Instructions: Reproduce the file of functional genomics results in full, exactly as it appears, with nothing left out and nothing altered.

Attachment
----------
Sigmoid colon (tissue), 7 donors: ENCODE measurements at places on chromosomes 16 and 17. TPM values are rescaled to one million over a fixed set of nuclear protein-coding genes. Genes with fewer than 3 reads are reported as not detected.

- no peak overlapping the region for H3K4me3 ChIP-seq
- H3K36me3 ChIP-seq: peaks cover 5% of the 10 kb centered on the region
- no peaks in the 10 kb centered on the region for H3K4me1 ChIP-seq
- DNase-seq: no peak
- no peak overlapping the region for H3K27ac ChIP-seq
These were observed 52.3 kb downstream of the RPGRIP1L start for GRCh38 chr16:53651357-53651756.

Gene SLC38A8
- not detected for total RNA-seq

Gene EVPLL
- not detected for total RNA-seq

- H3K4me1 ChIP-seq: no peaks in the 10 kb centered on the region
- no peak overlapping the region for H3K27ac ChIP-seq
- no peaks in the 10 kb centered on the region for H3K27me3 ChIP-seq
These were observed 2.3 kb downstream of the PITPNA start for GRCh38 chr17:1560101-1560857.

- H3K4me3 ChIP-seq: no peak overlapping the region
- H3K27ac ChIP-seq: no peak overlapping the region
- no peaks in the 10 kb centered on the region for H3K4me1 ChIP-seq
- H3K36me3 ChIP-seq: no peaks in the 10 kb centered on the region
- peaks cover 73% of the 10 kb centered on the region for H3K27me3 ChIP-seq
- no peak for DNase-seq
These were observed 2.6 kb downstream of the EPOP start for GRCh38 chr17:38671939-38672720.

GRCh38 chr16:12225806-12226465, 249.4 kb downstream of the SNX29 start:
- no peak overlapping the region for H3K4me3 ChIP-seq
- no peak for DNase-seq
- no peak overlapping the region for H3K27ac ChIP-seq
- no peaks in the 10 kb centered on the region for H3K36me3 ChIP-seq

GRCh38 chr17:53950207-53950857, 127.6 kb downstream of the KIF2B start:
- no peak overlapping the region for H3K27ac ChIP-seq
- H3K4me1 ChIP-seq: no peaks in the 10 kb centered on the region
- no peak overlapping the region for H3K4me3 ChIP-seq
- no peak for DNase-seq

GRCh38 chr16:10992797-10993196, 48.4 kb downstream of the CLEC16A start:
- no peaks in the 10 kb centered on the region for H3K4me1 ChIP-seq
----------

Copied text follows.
Sigmoid colon (tissue), 7 donors: ENCODE measurements at places on chromosomes 16 and 17. TPM values are rescaled to one million over a fixed set of nuclear protein-coding genes. Genes with fewer than 3 reads are reported as not detected.

- no peak overlapping the region for H3K4me3 ChIP-seq
- H3K36me3 ChIP-seq: peaks cover 5% of the 10 kb centered on the region
- no peaks in the 10 kb centered on the region for H3K4me1 ChIP-seq
- DNase-seq: no peak
- no peak overlapping the region for H3K27ac ChIP-seq
These were observed 52.3 kb downstream of the RPGRIP1L start for GRCh38 chr16:53651357-53651756.

Gene SLC38A8
- not detected for total RNA-seq

Gene EVPLL
- not detected for total RNA-seq

- H3K4me1 ChIP-seq: no peaks in the 10 kb centered on the region
- no peak overlapping the region for H3K27ac ChIP-seq
- no peaks in the 10 kb centered on the region for H3K27me3 ChIP-seq
These were observed 2.3 kb downstream of the PITPNA start for GRCh38 chr17:1560101-1560857.

- H3K4me3 ChIP-seq: no peak overlapping the region
- H3K27ac ChIP-seq: no peak overlapping the region
- no peaks in the 10 kb centered on the region for H3K4me1 ChIP-seq
- H3K36me3 ChIP-seq: no peaks in the 10 kb centered on the region
- peaks cover 73% of the 10 kb centered on the region for H3K27me3 ChIP-seq
- no peak for DNase-seq
These were observed 2.6 kb downstream of the EPOP start for GRCh38 chr17:38671939-38672720.

GRCh38 chr16:12225806-12226465, 249.4 kb downstream of the SNX29 start:
- no peak overlapping the region for H3K4me3 ChIP-seq
- no peak for DNase-seq
- no peak overlapping the region for H3K27ac ChIP-seq
- no peaks in the 10 kb centered on the region for H3K36me3 ChIP-seq

GRCh38 chr17:53950207-53950857, 127.6 kb downstream of the KIF2B start:
- no peak overlapping the region for H3K27ac ChIP-seq
- H3K4me1 ChIP-seq: no peaks in the 10 kb centered on the region
- no peak overlapping the region for H3K4me3 ChIP-seq
- no peak for DNase-seq

GRCh38 chr16:10992797-10993196, 48.4 kb downstream of the CLEC16A start:
- no peaks in the 10 kb centered on the region for H3K4me1 ChIP-seq